05 Sep 2013
by  - 
Ethan Hawke and Selena Gomez are one sorry movie duo in Getaway. This film is a sure sign that the summer-movie season is coming to an end: Studios have started dumping their crap. Hawke plays Brent, a former race-car driver who comes home to find his Christmas tree in disarray—and his wife gone. He gets a call from Jon Voight’s ugly mouth (that’s the only part of the actor we see for most of the movie) telling him to get in a crazy-awesome car in the parking garage, and start taking his orders. If not, the wife gets it. Brent does what he’s told and starts driving like a maniac in a tripped-out Mustang rigged with numerous cameras. After successfully driving through a crowded park without killing anybody (this is a PG-13 movie, after all), the annoying Selena Gomez winds up in his car as a tough girl (she wears…
28 Aug 2013
by  - 
You’re Next is a little bit better than The Purge, the summer’s other home-invasion horror film … but only a little. A rich family gathers for a feast at their vacation home in the countryside, only to have unseen visitors start picking them off with a crossbow. Those unseen visitors eventually show themselves as dudes wearing various white animal masks; they are a little on the creepy side. Overall, this film feels like it’s covering standard, worn-out territory, although it is made sporadically tolerable thanks to director Adam Wingard’s ability to offer the occasional unique scare. A seasoned mystery/horror watcher will see the big twists coming a mile away. Still, Sharni Vinson is pretty kick-ass as the girlfriend with a surprise ability to survive; the movie is a showcase for her talents. As 2013 horror films go, this one isn’t nearly as fun as The Conjuring, but it’s markedly better…
29 Aug 2013
by  - 
Miles Teller delivers a breakout performance in The Spectacular Now as Sutter, a partying high school senior who everybody loves, but nobody takes seriously—until a well-balanced girl, Aimee (Shailene Woodley), comes along. They start a complicated relationship that is ill-advised at both ends—but sometimes, that’s the best way to start a relationship. Teller is a marvel here, turning Sutter into someone who’s much more than your average high school screw-up. Woodley, so good in The Descendants, is proving to be one of cinema’s great young actresses. The film is a unique and intelligent take on growing up. This is directed by James Ponsoldt, who piloted last year’s terrific Smashed, starring Mary Elizabeth Winstead, who appears here as Sutter’s sister. Ponsoldt is officially a force to be reckoned with, seeing as he’s now made two of the best films of the last two years. Others in the cast include Jennifer Jason…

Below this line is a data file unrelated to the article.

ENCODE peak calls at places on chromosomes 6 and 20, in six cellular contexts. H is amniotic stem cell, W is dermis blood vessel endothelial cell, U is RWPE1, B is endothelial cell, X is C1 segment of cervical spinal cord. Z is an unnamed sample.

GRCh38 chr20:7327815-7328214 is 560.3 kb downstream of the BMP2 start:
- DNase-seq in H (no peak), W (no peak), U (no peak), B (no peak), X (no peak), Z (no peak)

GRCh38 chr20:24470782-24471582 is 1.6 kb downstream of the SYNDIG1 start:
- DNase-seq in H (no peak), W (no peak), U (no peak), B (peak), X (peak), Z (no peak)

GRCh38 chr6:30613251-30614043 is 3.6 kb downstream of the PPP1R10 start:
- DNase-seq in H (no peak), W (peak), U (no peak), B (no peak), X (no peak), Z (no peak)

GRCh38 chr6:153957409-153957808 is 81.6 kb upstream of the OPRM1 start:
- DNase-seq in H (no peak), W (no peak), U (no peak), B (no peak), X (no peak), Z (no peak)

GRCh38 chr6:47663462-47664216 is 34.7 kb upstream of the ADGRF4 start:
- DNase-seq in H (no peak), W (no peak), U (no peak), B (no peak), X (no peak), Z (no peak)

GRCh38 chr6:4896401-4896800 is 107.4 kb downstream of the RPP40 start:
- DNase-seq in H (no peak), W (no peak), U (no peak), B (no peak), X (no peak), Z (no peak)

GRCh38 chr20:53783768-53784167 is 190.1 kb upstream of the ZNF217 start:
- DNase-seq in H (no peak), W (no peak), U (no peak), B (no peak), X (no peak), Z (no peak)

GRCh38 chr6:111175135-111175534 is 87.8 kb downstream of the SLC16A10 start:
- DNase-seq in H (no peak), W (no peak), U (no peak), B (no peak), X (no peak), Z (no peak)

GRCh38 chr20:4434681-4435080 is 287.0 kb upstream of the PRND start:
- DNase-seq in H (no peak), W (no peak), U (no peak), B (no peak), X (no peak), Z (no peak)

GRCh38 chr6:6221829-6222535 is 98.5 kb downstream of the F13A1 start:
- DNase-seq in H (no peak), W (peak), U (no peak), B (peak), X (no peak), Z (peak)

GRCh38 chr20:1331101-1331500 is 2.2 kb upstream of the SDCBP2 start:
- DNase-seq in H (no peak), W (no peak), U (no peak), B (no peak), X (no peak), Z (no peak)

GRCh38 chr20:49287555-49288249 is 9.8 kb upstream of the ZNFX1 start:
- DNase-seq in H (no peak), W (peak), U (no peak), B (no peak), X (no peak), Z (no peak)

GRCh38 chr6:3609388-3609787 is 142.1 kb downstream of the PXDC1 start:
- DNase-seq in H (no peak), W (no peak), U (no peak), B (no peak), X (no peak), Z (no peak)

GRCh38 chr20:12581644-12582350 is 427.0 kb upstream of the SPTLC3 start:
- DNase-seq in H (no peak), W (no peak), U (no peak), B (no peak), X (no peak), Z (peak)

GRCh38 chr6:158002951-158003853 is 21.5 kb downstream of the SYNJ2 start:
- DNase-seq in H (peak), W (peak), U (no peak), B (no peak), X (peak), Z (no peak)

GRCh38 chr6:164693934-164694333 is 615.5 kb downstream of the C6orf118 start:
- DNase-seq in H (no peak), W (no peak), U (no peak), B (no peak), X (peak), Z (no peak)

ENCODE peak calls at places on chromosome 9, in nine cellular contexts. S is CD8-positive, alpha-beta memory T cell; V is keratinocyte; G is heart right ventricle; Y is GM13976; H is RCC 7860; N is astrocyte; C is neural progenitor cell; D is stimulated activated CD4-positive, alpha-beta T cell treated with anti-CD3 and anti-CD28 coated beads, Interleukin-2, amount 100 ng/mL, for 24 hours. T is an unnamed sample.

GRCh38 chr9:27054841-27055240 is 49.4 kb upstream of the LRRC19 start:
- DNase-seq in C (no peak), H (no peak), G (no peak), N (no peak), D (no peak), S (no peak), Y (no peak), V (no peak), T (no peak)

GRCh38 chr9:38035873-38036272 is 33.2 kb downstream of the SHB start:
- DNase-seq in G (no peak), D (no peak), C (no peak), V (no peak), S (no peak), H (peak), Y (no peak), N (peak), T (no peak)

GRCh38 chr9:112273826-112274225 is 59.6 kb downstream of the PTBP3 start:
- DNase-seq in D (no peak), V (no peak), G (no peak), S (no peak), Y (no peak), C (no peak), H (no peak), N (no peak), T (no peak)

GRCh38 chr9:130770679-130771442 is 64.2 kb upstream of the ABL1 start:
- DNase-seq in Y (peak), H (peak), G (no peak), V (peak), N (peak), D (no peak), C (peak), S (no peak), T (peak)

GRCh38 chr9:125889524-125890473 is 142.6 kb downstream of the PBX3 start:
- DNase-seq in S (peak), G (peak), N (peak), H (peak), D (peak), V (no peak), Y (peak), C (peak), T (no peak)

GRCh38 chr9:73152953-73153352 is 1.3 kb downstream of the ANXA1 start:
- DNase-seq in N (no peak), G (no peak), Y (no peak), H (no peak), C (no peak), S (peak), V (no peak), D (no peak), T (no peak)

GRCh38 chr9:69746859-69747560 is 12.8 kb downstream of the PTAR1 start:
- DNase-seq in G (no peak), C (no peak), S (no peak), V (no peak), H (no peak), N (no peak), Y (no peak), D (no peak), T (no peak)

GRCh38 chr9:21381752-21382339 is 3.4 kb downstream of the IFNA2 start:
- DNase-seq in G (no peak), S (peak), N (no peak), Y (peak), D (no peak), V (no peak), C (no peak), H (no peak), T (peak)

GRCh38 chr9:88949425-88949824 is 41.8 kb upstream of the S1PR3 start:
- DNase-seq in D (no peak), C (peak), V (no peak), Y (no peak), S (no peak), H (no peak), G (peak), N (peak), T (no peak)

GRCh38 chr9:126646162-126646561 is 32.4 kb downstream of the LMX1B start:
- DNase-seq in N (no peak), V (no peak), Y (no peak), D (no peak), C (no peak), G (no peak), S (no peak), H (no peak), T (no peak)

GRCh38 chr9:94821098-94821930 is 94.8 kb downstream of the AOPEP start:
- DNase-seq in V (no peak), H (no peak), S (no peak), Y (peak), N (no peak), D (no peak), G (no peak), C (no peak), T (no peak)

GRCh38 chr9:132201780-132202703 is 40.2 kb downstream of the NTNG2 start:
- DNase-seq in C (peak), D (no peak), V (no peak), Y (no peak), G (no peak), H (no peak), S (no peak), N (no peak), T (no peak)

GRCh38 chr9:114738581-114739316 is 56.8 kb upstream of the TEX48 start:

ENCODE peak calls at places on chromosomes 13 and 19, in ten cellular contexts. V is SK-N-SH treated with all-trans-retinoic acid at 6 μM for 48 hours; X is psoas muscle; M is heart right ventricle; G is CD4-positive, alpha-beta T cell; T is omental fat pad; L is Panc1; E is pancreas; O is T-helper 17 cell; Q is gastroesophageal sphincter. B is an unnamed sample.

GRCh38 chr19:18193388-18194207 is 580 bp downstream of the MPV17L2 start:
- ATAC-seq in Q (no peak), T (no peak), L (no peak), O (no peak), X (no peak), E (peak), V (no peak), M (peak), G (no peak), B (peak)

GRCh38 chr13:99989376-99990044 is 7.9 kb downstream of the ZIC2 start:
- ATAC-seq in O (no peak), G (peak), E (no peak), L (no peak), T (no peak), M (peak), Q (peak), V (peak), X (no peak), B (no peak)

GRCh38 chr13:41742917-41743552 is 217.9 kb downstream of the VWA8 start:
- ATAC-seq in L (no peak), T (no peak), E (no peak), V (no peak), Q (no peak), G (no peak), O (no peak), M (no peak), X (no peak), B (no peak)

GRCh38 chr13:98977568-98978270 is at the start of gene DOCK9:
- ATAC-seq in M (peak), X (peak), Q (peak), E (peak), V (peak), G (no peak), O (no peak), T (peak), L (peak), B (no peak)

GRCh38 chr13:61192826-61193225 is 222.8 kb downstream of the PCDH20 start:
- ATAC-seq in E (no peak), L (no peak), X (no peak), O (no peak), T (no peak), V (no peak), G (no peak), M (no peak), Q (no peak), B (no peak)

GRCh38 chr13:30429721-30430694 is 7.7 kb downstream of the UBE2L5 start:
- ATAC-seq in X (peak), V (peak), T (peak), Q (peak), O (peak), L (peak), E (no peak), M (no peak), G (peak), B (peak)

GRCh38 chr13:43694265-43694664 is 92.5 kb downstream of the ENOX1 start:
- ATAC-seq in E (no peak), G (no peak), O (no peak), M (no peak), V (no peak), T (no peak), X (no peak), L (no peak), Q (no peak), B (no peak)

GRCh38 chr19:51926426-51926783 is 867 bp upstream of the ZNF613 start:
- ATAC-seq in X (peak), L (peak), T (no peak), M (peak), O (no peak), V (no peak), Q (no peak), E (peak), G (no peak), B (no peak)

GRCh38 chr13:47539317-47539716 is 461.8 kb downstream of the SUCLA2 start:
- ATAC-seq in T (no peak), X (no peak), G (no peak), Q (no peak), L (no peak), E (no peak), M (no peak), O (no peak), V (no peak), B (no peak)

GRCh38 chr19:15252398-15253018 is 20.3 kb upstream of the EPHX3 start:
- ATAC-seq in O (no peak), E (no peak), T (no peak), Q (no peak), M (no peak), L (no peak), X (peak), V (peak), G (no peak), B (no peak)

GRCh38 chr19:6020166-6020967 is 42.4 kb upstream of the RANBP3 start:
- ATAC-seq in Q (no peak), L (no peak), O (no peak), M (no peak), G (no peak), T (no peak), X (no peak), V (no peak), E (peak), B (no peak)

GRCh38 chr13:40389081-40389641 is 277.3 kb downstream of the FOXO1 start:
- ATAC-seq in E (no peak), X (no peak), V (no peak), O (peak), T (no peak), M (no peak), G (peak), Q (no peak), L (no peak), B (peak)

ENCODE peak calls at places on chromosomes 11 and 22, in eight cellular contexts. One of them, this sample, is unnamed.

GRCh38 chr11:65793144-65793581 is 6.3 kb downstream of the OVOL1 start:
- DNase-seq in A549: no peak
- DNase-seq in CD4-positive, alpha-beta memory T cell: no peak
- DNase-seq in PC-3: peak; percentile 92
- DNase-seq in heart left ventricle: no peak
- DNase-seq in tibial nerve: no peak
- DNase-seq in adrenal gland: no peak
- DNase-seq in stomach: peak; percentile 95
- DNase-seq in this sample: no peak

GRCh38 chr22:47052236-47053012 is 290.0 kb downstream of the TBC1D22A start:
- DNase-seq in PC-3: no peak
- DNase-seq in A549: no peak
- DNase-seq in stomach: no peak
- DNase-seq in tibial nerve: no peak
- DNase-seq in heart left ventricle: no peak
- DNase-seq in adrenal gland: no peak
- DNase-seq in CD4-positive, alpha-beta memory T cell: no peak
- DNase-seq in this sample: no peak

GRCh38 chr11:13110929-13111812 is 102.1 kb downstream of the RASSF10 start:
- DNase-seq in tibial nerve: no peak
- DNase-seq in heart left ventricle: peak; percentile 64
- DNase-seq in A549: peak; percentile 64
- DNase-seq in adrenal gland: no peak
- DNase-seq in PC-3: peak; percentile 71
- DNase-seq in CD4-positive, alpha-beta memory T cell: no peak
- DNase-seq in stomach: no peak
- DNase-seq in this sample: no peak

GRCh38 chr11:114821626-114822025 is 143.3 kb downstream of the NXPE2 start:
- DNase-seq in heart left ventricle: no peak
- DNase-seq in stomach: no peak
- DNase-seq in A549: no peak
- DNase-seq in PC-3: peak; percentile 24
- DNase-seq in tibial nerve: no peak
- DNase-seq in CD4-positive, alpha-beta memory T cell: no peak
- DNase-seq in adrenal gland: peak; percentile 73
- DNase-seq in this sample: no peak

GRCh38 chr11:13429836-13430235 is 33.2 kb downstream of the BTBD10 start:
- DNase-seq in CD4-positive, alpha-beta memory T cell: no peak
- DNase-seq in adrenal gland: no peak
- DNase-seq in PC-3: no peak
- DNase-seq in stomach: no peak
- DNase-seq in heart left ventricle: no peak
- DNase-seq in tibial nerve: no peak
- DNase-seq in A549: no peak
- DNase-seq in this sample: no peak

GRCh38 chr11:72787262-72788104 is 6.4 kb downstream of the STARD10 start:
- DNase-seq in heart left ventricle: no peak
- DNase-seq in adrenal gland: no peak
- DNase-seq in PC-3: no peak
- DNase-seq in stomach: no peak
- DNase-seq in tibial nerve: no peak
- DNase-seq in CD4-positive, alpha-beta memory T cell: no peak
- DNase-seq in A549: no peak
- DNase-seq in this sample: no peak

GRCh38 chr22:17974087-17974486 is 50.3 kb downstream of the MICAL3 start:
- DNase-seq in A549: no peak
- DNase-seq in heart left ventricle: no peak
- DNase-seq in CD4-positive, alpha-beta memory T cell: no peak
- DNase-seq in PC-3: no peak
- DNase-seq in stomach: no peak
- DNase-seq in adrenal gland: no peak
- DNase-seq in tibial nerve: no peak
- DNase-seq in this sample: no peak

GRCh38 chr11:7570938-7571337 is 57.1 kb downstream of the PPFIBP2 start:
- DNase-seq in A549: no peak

29 Aug 2013
by  - 
There was a time when Woody Allen was consistently making the best movies in the business—and Blue Jasmine is that return to form that some of us Allen fans have been waiting for, thanks in large part to a phenomenal central performance by Cate Blanchett. Blanchett—sure to nab an Oscar nomination here—plays Jasmine, the wife of a Bernie Madoff-type financier (Alec Baldwin) who must relocate from New York to San Francisco after she is financially ruined and emotionally destroyed. She gulps martinis, criticizes her helpful sister, Ginger (Sally Hawkins), and, quite frighteningly, is prone to bouts of talking to herself. Allen finds the dark humor in the story, and employs a supporting cast that includes Bobby Cannavale, Louis C.K. and, most astonishingly, Andrew Dice Clay, who, doggone it, delivers one amazing performance as Ginger’s financially destroyed ex-husband, Augie. Above and beyond the humor, Allen makes his film a parable about…